The Abolition of Slavery will mark the start of a movement which will culminate in the Proclamation of the Republic. The new democratic government creates a number of institutions, one of them being Banco da República dos Estados Unidos do Brasil. Four years after the Proclamation, in 1893, it is merged with Banco do Brasil, creating Banco da República do Brasil.
In 1905 the "Republic" disappears. Not the government, but the name of the bank which goes back to being called just Banco do Brasil. The Federal Union assumes shareholder and administrative control of the institution, which has continued up to the present day. The following year, in 1906, Banco do Brasil takes another decisive step in its history, floating its shares on the Stock Exchange. Over a century later, the shares of the Bank are still amongst the most traded on the stock exchange.
The first years of the 20th century are a challenging period for Brazil. In addition to rapid growth in its population as a result of immigration and industrial expansion, particularly during and after the First World War, between 1914 and 1918, the econony has to deal with infrastructure deficiencies, a low level of tax collected by the government, the absence of capital for investment and fluctuation in international coffee prices.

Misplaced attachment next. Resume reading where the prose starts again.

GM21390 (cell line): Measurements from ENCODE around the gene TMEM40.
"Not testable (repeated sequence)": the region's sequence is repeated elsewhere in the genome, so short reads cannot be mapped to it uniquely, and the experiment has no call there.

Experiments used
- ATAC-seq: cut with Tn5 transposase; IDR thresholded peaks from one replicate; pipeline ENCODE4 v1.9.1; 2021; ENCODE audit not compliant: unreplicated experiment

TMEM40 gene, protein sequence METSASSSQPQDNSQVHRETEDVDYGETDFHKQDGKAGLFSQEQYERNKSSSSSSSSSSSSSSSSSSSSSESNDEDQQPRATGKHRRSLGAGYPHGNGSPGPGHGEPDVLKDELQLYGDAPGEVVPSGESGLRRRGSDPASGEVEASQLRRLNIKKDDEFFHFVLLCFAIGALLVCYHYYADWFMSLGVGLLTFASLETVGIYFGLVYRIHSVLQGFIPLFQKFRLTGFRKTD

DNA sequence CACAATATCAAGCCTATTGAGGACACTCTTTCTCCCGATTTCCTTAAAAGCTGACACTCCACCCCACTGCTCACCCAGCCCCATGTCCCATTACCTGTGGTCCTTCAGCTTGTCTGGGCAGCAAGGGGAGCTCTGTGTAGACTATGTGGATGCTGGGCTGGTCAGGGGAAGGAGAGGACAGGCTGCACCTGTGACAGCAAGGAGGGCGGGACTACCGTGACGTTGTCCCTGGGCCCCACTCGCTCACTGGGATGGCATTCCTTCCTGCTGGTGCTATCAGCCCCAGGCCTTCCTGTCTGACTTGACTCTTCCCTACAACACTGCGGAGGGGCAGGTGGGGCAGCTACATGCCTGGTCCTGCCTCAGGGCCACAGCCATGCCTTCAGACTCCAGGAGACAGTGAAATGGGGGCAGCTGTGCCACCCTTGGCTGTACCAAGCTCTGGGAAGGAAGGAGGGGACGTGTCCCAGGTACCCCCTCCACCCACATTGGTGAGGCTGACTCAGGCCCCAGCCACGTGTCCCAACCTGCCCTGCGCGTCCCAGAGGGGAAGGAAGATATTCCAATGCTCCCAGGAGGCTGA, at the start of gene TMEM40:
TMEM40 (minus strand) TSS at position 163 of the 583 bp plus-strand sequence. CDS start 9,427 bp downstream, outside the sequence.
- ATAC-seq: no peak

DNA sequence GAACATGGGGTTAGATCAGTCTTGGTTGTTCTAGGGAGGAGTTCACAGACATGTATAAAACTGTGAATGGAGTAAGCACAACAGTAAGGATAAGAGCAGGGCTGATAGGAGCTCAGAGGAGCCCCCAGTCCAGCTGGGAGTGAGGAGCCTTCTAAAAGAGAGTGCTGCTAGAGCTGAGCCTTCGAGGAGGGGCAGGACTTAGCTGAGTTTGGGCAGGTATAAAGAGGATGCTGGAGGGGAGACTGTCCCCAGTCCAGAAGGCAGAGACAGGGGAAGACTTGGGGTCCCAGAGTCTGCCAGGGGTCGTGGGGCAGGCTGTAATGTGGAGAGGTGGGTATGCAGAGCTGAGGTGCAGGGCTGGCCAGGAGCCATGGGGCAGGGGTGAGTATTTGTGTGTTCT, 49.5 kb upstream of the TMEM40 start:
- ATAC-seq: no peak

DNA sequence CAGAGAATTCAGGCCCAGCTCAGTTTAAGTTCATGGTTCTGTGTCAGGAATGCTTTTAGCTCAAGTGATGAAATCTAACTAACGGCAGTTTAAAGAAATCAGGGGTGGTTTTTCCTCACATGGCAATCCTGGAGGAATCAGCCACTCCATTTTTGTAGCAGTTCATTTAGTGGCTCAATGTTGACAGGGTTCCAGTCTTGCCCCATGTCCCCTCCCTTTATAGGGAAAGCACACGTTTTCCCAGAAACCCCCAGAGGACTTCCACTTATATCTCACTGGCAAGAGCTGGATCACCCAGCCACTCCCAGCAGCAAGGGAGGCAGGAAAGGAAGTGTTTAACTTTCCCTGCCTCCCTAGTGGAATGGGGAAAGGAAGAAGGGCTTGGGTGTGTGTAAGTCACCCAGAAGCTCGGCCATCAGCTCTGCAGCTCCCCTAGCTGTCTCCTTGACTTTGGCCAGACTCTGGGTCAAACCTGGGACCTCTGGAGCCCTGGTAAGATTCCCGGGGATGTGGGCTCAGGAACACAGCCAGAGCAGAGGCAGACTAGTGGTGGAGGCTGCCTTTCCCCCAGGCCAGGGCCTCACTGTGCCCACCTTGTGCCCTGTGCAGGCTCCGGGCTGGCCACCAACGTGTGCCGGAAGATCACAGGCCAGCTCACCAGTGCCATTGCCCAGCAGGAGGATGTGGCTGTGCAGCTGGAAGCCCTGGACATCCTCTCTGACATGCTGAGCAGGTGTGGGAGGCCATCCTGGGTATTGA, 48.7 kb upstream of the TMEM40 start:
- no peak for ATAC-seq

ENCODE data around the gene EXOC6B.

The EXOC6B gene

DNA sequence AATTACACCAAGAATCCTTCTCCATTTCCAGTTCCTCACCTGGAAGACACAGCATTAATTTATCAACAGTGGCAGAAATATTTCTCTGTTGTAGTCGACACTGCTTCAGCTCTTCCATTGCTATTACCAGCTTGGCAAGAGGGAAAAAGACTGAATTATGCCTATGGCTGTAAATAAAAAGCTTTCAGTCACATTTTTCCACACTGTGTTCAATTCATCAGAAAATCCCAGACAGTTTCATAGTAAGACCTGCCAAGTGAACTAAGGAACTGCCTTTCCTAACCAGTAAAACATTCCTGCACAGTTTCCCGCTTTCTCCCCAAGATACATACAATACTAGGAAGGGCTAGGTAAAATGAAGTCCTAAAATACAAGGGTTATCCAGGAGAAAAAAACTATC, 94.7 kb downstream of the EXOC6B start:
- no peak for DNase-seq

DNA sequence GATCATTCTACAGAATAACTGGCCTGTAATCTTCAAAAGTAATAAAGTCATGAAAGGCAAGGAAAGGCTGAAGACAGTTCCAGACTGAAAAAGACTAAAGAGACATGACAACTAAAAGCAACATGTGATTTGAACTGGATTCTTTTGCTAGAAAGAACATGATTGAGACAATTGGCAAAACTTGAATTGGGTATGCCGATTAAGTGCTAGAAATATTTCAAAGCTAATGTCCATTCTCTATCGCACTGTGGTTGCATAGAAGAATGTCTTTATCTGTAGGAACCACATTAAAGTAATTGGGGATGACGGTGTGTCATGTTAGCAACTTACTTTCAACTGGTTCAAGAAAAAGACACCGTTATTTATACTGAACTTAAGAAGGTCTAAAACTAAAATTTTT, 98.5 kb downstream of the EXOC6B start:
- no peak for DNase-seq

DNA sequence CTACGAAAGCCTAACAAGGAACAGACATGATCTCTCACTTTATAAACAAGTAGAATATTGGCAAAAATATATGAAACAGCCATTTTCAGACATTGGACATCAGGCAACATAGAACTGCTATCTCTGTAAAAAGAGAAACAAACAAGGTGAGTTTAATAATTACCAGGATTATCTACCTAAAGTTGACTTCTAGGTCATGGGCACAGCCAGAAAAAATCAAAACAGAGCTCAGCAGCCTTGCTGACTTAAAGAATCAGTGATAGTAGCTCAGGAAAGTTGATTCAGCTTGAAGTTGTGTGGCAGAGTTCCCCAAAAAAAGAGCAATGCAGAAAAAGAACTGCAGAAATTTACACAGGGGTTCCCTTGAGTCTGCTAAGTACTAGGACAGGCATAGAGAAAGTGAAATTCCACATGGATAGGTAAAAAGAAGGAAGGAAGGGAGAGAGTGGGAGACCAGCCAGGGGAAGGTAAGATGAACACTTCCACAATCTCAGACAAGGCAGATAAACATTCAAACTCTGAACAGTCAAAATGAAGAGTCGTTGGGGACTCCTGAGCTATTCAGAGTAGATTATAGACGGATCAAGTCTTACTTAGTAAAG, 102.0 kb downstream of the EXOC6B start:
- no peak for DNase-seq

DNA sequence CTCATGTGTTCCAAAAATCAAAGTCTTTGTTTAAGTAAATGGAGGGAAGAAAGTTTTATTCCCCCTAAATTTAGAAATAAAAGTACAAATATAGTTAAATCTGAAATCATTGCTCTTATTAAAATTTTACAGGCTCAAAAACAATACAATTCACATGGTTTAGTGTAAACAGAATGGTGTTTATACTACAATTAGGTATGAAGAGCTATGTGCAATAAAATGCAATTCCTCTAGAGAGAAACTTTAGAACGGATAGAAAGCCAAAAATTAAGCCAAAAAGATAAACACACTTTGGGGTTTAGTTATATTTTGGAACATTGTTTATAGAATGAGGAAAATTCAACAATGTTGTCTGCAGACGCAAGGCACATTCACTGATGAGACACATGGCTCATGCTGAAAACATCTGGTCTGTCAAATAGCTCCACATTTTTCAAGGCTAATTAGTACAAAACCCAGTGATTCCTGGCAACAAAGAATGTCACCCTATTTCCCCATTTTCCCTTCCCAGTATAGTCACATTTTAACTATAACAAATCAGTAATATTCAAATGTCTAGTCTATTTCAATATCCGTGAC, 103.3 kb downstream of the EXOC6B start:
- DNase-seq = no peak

Banco do Brasil plays an active role in this period, capturing savings from the public and financing economic development. In 1926, the stock exchange building in Rio de Janeiro, financed by the bank, becomes its new headquarters. Today the building is the Banco do Brazil Cultural Centre in Rua Primeiro de Março, in the centre of Rio de Janeiro.
The crisis of 1929 provokes strong political changes throughout the world. In Europe, the rise of dictatorship regimes, and in Brazil, the government of Getulio Vargas. In 1937, Banco do Brasil begins to capture private pension funding. The Portfolio for Agricultural and Industrial Credit sells bonds and mortgage notes in the capital markets, together with the Institute for Retirement and Pensions. In 1941, a little after Brazil's entry into the War, the bank begins its international expansion, inaugurating its first branch outside Brazil, in Assunção, Paraguay.